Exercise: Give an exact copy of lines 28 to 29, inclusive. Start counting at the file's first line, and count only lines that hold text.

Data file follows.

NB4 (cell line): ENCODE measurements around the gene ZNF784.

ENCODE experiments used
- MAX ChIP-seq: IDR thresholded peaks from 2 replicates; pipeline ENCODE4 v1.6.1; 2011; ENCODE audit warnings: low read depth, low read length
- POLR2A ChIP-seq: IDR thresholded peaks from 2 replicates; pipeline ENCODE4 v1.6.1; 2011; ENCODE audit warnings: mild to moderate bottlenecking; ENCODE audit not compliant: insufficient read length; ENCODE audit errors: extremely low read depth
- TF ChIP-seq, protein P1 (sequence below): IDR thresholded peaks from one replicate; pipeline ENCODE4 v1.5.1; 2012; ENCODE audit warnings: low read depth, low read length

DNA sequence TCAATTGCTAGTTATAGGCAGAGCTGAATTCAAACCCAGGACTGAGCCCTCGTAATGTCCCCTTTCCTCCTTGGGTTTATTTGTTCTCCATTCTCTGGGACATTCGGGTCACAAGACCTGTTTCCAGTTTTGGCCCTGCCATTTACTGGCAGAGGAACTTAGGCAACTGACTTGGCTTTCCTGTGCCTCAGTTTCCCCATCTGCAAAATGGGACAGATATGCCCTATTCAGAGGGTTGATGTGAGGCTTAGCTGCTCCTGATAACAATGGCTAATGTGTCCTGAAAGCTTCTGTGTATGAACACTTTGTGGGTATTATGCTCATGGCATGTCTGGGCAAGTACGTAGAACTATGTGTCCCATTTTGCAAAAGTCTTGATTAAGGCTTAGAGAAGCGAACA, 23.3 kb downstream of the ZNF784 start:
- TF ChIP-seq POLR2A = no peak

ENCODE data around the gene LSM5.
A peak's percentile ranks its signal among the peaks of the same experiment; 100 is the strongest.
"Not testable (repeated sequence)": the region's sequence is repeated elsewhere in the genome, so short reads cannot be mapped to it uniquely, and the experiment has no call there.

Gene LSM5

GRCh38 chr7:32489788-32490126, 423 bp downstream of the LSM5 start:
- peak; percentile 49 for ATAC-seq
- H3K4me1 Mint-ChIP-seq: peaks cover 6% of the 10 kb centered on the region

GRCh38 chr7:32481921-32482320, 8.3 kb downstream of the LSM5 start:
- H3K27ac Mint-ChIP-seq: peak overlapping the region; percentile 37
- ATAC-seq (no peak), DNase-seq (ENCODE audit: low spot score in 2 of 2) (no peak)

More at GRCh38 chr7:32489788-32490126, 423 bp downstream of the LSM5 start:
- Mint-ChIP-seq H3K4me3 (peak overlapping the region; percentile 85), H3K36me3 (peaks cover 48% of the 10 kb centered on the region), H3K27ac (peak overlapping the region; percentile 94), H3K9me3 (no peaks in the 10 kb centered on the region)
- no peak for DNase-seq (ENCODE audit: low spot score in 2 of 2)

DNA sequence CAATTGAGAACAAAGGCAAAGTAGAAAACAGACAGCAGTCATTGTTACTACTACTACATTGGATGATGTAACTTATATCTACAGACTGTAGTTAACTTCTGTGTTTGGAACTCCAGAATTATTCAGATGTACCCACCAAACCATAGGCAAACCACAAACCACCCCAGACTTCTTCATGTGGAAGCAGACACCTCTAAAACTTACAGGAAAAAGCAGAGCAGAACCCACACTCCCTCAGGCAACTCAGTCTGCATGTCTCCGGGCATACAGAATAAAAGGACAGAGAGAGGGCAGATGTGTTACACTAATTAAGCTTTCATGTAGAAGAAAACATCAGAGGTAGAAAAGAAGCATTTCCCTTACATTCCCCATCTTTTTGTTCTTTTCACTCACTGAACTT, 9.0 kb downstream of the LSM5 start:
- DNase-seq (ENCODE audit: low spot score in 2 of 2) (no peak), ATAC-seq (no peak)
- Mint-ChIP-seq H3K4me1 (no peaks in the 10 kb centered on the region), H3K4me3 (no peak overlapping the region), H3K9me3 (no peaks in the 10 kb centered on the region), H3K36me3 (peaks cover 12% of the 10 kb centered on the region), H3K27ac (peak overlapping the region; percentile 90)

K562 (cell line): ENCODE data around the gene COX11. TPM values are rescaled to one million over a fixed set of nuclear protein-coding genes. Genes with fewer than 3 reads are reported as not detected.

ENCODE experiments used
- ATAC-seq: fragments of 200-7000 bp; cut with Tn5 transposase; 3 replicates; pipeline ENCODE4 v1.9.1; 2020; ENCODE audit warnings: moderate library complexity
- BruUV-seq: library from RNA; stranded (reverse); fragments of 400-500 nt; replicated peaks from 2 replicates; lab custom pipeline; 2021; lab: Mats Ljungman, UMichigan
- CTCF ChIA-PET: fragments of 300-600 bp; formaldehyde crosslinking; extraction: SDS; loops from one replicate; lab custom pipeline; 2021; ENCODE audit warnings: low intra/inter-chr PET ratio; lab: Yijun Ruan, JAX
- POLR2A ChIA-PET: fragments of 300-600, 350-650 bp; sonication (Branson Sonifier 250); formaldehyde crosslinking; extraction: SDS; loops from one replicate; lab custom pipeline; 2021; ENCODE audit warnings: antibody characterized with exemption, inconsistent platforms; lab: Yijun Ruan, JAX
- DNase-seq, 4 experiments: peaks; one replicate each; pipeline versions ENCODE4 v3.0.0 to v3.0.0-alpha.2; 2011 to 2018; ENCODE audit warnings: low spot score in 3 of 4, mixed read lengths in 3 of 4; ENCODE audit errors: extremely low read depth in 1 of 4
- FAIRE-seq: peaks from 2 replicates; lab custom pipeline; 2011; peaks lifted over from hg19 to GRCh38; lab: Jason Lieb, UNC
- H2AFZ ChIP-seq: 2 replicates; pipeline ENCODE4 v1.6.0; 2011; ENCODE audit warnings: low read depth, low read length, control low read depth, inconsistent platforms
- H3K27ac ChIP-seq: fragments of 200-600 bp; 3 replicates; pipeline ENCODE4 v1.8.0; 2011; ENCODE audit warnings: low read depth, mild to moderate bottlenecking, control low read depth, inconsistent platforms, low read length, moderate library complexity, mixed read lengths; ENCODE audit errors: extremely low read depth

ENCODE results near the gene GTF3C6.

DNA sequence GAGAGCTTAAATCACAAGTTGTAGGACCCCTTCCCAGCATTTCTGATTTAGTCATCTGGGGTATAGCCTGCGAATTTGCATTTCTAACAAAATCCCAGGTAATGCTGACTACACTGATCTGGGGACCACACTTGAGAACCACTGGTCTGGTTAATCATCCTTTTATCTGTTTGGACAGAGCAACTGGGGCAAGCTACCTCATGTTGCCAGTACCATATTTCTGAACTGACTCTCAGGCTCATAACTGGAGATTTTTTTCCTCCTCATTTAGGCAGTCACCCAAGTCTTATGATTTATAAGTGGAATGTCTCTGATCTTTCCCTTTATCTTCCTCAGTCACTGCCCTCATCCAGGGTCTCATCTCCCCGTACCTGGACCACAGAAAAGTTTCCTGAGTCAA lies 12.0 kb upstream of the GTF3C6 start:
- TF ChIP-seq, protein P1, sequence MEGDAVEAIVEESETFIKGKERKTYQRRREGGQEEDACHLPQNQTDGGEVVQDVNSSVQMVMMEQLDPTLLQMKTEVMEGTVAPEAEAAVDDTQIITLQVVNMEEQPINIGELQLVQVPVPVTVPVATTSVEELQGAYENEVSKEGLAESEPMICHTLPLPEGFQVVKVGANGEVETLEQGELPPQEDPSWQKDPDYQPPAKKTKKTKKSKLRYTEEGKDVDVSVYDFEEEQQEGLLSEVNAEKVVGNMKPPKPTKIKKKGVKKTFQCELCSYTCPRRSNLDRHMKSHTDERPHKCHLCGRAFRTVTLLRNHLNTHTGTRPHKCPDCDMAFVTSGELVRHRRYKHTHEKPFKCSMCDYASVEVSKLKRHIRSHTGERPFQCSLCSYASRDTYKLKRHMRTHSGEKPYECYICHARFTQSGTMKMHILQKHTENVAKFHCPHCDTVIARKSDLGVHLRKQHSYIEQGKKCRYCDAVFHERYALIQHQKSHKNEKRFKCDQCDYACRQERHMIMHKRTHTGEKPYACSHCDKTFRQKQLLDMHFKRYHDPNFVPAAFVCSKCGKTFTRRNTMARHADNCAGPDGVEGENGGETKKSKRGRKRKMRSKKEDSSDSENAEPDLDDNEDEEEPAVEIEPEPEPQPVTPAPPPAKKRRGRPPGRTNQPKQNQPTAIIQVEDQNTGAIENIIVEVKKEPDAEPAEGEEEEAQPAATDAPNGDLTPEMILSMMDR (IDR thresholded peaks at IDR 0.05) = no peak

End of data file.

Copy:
- CTCF ChIA-PET: fragments of 300-600 bp; formaldehyde crosslinking; extraction: SDS; loops from one replicate; lab custom pipeline; 2021; ENCODE audit warnings: low intra/inter-chr PET ratio; lab: Yijun Ruan, JAX
- POLR2A ChIA-PET: fragments of 300-600, 350-650 bp; sonication (Branson Sonifier 250); formaldehyde crosslinking; extraction: SDS; loops from one replicate; lab custom pipeline; 2021; ENCODE audit warnings: antibody characterized with exemption, inconsistent platforms; lab: Yijun Ruan, JAX